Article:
Source: Any directory tree with any number and type of files. Q: How many .jpg or .jpg and .png (for example) are in each subdirectory?

How can I limit the code below for files with 1 or more specific extension(s)? Having trouble inserting the -type f -name "*.jpg*", for example.

for DIR in $(find . -maxdepth 99 -type d)
    printf "%10d\t%s\n" $(find ${DIR}|wc -l) "${DIR}" 

Desired output:

118   ./aaa
 73   ./aaa/bbb
 16   ./aaa/bbb/ccc

If more than one file types are counted, then their combined total number in each subdirectories should be displayed.

  • 2
    Do you want combine the result of .jpg and .png ?
    – Liso
    Feb 13, 2022 at 14:52

3 Answers 3


Probably this find|xargs solution will work as you need.

find . -mindepth 1 -maxdepth 99 -type d -print0 | \
xargs -0 -i bash -c 'printf "%10d\t%s\n" "$(find "$1" -maxdepth 1 -type f -regextype awk -iregex ".*\.(jpg|jpeg|png)" | wc -l)" "$1"' - '{}'

Some explanations:

  • The -mindepth 1 option is added in order to skip the current directory and process only the sub directories.
  • The -print0 provides the output entries with null delimiter, it works together with the -0 option of xargs.
  • The option - "{}" at the end will pass the xargs argument as value of the first positional parameter $1 of the bash command.
  • Within the second find command -iregex means case insensitive regular expression (you could use -regex instead).
  • elegant! is there a easy way to suppress listing those subdirs where the count= 0? (e.g., no files matching the *\.(jpg|jpeg|png)"). Feb 13, 2022 at 17:06
  • 1
    Hi, @user3026965, the most easiest way to suppress these lines is by adding | grep -Pv '^\s+0' at the end of the command. The option -P enables the extended regular expressions, -v suppress the matched lines and the regex itself means a line which starts ^ with one or more + whitespaces \s followed by 0.
    – pa4080
    Feb 13, 2022 at 17:59

Here's from mine, modified from this answer.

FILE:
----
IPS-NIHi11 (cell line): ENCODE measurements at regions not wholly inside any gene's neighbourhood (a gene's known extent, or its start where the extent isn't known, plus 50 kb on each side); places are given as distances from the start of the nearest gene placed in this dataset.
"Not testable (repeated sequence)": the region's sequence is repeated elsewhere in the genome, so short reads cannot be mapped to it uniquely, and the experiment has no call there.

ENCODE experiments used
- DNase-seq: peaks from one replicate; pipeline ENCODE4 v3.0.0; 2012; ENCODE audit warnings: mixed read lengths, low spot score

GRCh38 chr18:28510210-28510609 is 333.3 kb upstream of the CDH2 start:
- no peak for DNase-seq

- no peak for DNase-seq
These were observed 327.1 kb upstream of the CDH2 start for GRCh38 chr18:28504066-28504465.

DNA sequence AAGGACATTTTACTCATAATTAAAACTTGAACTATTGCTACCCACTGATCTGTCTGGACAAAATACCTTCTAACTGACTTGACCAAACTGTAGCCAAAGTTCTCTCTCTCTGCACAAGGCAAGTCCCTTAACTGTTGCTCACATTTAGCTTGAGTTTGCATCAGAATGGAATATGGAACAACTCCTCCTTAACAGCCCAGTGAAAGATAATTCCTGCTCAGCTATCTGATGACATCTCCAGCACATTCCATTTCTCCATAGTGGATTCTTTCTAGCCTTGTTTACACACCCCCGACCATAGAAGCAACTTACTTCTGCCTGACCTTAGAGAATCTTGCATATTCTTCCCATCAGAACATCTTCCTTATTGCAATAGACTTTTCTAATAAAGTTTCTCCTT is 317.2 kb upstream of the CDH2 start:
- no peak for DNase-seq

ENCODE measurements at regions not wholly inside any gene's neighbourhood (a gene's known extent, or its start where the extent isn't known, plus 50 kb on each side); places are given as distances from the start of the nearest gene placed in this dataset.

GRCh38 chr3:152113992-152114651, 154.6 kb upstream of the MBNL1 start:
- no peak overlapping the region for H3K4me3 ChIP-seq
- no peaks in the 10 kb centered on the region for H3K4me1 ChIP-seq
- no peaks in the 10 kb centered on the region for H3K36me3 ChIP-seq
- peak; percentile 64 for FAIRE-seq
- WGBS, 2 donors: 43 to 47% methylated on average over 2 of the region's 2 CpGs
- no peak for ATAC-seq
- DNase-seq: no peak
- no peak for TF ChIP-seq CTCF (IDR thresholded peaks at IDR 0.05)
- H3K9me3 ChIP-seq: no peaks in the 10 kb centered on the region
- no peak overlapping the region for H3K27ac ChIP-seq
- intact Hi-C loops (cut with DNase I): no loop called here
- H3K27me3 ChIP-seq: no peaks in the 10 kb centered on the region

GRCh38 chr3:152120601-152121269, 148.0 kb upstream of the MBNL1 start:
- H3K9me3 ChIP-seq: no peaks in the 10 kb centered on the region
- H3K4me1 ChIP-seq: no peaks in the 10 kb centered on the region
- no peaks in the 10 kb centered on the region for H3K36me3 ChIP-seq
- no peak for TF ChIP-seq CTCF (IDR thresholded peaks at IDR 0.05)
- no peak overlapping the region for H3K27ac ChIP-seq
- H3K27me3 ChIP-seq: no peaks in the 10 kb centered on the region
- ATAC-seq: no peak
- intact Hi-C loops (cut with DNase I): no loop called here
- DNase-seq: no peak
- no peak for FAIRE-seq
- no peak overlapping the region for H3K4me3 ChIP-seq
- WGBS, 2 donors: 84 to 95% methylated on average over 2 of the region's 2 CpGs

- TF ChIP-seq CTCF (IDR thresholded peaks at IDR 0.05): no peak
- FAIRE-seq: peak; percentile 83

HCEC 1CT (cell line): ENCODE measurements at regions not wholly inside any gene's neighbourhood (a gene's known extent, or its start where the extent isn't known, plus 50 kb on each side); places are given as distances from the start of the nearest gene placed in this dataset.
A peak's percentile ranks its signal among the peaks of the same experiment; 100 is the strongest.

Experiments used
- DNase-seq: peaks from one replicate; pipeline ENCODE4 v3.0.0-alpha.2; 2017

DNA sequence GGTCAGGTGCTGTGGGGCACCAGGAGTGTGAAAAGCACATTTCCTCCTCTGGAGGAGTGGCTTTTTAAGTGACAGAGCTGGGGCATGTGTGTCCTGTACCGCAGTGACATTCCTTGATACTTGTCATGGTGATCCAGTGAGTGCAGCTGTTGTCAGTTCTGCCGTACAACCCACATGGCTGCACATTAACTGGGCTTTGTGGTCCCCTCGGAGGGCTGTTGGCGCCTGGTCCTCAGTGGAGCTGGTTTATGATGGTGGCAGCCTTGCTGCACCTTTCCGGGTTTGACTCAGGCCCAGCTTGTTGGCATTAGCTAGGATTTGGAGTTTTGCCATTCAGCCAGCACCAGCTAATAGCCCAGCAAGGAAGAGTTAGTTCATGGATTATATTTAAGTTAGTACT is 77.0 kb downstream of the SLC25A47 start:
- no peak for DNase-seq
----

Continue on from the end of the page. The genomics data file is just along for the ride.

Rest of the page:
find . -maxdepth 100 -type d -print0 | while read -d '' -r dir; do count=$(find "$dir" -maxdepth 1 -type f \( -name '*.jpg' -o -name '*.png' \) -ls | wc -l); printf "%5d %s\n" "$count" "$dir"; done

Return this on my test directory.

20 .
11 ./level2
3 ./level2/level3

Where the content is:

$ tree -L 3 level1/
├── 1.png
├── 10.png
├── 11.png
├── 12.png
├── 13.png
├── 14.png
├── 15.png
├── 16.jpg
├── 17.jpg
├── 18.jpg
├── 19.jpg
├── 2.png
├── 20.jpg
├── 3.png
├── 4.png
├── 5.png
├── 6.png
├── 7.png
├── 8.png
├── 9.png
└── level2
    ├── 20.jpg
    ├── 21.jpg
    ├── 22.jpg
    ├── 23.jpg
    ├── 24.jpg
    ├── 25.jpg
    ├── 26.png
    ├── 27.png
    ├── 28.png
    ├── 29.png
    ├── 30.png
    └── level3
        ├── bull_city.png
        ├── man_city.png
        └── newyork_city.png

2 directories, 34 files

Just realized you only need sub directories printed.
find . -mindepth 1 -maxdepth 100 -type d -print0 | while read -d '' -r dir; do count=$(find "$dir" -maxdepth 1 -type f \( -name '*.jpg' -o -name '*.png' \) -ls | wc -l); printf "%5d %s\n" "$count" "$dir"; done

Return this.

11 ./level2
3 ./level2/level3

Find has logical operators like AND, NOT and OR.

To specify more than one extension to search for you need to put the arguments in parentheses, as well as escape the parentheses to avoid them being processed by bash:

find . \( -type f -name "*.jpg" -o -name "*.png" \)

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